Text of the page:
Samuel Mackrill
Family Trainee in Lincoln writes

I spent some time speaking to the Founder of Dads Advocates, Nathan Wilson, about his experience with male victims of domestic abuse and those who have been able to get to a refuge. He informed me that despite certain organisations advertising that they do take in male victims of domestic violence, many of the men who come to him have been turned away, leading to yet another uncomfortable truth; even if the courage is summoned to seek help with their experiences, the scepticism and stigma attached to male victims of domestic violence is enough for refuges to seemingly make efforts to avoid putting their name to their letters which the victim can provide to a firm like us to apply for Legal Aid, presumably, to avoid repercussions if that victim turned out to be no victim at all.

Because of this, rather than spending a fortune on legal fees, many men make these applications and attend Court proceedings by themselves as litigants in person. This means that these men are at a significant disadvantage when it comes to the scrutiny of Court proceedings when they otherwise should have obtained the support to which they may well be entitled. Legal Aid is a luxury that seems out of reach for them; unfortunately, until the status quo shifts, I don’t see this changing.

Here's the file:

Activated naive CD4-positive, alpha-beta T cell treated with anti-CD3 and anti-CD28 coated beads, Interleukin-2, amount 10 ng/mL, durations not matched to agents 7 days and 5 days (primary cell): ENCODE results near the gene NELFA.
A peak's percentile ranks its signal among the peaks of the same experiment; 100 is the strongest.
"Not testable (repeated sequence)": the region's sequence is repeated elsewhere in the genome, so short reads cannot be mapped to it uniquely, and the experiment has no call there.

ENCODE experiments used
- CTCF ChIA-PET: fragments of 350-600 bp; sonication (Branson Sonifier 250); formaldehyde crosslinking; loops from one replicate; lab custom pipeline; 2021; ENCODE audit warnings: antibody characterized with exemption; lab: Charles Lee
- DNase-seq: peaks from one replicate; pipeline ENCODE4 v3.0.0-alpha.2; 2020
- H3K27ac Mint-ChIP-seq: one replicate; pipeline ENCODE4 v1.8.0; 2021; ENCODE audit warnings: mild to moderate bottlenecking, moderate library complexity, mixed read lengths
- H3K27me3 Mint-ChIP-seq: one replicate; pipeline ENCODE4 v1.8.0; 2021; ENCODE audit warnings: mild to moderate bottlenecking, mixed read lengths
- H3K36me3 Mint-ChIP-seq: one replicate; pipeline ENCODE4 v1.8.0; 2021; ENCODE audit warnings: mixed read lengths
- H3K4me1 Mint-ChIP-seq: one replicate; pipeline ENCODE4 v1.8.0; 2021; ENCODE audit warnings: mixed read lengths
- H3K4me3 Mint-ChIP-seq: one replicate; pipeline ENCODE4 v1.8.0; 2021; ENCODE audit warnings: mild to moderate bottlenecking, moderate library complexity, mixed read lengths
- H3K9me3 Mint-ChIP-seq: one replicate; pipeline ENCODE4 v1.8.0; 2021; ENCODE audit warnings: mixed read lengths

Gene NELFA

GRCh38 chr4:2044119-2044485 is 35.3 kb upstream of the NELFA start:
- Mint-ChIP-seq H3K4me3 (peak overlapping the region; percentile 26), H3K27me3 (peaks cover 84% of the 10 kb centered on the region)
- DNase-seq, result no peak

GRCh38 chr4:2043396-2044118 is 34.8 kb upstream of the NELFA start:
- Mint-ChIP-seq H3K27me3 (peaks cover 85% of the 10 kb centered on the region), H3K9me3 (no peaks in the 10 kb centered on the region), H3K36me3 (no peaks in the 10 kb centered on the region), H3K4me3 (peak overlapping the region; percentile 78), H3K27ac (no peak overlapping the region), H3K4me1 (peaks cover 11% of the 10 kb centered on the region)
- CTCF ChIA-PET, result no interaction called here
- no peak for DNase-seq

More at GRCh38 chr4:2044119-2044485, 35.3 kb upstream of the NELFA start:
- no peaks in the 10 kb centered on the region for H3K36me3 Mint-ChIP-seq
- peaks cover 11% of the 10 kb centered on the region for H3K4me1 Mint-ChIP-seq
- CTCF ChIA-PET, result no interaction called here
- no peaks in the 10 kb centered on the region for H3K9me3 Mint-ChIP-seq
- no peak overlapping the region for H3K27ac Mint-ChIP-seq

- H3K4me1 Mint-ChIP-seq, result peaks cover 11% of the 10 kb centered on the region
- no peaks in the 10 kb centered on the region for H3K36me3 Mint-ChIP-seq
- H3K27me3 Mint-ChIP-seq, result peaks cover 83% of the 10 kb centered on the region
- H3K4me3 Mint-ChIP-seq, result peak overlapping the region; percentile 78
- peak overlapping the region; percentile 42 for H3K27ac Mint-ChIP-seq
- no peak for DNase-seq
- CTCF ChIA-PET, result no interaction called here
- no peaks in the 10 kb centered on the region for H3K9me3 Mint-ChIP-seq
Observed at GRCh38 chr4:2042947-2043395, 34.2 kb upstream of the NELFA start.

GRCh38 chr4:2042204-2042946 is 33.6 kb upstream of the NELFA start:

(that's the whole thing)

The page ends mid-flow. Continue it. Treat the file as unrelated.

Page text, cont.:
While this might not be explicitly related to the Depp v Heard trial, it plays a significant role in the wider issue at hand; when it comes to domestic abuse, men are underrepresented in society at an astonishingly low level.

Thankfully, organisations such as Dads Advocates and the ManKind Initiative are on the up and come to support men who have found themselves in abusive relationships and are struggling with escaping them. They provide advice and even courses on how to deal with their circumstances from people, like Nathan, who have experienced it first-hand.

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